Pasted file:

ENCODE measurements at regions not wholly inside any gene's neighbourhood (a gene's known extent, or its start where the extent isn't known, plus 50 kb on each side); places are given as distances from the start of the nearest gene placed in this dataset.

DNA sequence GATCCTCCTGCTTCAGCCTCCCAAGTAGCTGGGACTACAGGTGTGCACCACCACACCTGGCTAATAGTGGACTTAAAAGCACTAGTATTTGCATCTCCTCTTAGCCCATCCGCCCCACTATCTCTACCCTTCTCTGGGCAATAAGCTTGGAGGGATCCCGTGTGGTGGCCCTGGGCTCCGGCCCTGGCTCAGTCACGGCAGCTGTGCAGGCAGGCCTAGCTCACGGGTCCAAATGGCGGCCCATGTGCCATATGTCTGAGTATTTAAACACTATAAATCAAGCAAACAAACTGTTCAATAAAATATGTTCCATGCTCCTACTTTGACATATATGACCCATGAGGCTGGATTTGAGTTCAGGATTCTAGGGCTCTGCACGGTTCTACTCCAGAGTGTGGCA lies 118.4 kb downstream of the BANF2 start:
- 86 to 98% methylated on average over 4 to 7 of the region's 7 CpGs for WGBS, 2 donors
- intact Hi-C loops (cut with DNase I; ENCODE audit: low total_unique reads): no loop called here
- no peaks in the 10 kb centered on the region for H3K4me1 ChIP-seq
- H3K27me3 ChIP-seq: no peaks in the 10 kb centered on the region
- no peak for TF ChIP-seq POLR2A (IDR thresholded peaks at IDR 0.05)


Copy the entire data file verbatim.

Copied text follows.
ENCODE measurements at regions not wholly inside any gene's neighbourhood (a gene's known extent, or its start where the extent isn't known, plus 50 kb on each side); places are given as distances from the start of the nearest gene placed in this dataset.

DNA sequence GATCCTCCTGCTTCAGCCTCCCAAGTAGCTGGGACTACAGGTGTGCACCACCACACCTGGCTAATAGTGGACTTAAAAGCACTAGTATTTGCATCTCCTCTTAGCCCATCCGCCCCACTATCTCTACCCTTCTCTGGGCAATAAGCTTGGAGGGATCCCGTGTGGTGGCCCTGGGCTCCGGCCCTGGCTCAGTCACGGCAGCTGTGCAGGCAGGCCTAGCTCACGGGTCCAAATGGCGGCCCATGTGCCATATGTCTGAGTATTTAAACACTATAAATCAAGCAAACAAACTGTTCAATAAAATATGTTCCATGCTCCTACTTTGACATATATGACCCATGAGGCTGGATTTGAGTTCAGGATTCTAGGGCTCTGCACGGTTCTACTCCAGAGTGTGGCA lies 118.4 kb downstream of the BANF2 start:
- 86 to 98% methylated on average over 4 to 7 of the region's 7 CpGs for WGBS, 2 donors
- intact Hi-C loops (cut with DNase I; ENCODE audit: low total_unique reads): no loop called here
- no peaks in the 10 kb centered on the region for H3K4me1 ChIP-seq
- H3K27me3 ChIP-seq: no peaks in the 10 kb centered on the region
- no peak for TF ChIP-seq POLR2A (IDR thresholded peaks at IDR 0.05)